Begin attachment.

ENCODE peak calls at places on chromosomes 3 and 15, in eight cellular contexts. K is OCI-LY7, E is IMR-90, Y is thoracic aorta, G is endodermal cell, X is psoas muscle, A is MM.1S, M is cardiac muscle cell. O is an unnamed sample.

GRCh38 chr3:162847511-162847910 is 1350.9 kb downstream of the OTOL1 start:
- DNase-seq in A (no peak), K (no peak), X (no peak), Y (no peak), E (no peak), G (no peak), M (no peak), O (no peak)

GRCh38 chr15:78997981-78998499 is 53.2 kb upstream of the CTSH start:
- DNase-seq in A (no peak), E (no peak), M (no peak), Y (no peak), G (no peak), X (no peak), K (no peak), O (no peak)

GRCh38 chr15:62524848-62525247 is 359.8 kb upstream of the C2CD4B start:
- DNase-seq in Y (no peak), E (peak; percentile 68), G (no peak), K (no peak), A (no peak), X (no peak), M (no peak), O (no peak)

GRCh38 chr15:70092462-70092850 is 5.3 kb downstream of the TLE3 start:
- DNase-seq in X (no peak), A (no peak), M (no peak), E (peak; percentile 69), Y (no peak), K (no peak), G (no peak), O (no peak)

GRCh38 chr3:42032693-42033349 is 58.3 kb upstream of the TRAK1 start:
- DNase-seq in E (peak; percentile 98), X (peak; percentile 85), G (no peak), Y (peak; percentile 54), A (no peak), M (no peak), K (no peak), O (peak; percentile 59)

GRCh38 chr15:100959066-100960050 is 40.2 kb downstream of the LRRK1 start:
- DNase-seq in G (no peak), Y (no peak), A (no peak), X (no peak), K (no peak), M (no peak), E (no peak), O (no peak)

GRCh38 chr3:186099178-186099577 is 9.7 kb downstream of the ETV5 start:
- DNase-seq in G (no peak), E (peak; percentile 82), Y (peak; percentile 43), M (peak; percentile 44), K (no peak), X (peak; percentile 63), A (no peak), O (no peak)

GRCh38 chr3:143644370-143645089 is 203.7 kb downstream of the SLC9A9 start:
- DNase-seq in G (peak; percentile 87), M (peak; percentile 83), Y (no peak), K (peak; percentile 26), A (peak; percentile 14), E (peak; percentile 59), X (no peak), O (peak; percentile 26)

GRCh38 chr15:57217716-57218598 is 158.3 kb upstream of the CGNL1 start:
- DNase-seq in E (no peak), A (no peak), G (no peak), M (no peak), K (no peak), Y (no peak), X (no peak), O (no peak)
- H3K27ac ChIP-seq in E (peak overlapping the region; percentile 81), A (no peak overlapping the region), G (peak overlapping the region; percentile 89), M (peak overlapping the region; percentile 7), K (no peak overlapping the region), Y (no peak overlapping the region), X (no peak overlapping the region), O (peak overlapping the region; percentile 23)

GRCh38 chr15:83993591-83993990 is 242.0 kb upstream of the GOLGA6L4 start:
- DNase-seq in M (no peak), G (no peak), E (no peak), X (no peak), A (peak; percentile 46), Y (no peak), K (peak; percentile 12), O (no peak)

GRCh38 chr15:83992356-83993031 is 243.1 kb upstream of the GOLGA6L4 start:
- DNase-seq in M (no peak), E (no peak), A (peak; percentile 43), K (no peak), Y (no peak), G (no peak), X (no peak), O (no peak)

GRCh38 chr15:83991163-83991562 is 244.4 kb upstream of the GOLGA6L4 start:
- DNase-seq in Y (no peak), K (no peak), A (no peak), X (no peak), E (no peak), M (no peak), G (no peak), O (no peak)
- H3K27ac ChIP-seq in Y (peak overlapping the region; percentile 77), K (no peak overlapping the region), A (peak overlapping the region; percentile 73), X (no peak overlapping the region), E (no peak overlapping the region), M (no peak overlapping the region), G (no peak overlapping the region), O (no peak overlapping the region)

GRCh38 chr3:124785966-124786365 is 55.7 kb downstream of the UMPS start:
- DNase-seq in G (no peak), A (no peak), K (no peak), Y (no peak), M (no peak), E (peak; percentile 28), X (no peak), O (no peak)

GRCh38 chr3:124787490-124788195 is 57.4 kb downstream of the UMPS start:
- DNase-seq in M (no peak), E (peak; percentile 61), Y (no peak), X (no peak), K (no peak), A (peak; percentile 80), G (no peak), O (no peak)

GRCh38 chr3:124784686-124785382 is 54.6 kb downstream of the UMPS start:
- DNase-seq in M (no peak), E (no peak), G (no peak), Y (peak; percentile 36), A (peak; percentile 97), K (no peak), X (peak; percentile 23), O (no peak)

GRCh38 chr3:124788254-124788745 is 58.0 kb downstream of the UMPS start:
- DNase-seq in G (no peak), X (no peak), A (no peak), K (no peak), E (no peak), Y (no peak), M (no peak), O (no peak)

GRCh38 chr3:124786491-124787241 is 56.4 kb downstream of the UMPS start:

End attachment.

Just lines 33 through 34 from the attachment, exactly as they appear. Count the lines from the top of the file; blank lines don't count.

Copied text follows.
- DNase-seq in M (no peak), E (no peak), G (no peak), Y (peak; percentile 36), A (peak; percentile 97), K (no peak), X (peak; percentile 23), O (no peak)

GRCh38 chr3:124788254-124788745 is 58.0 kb downstream of the UMPS start: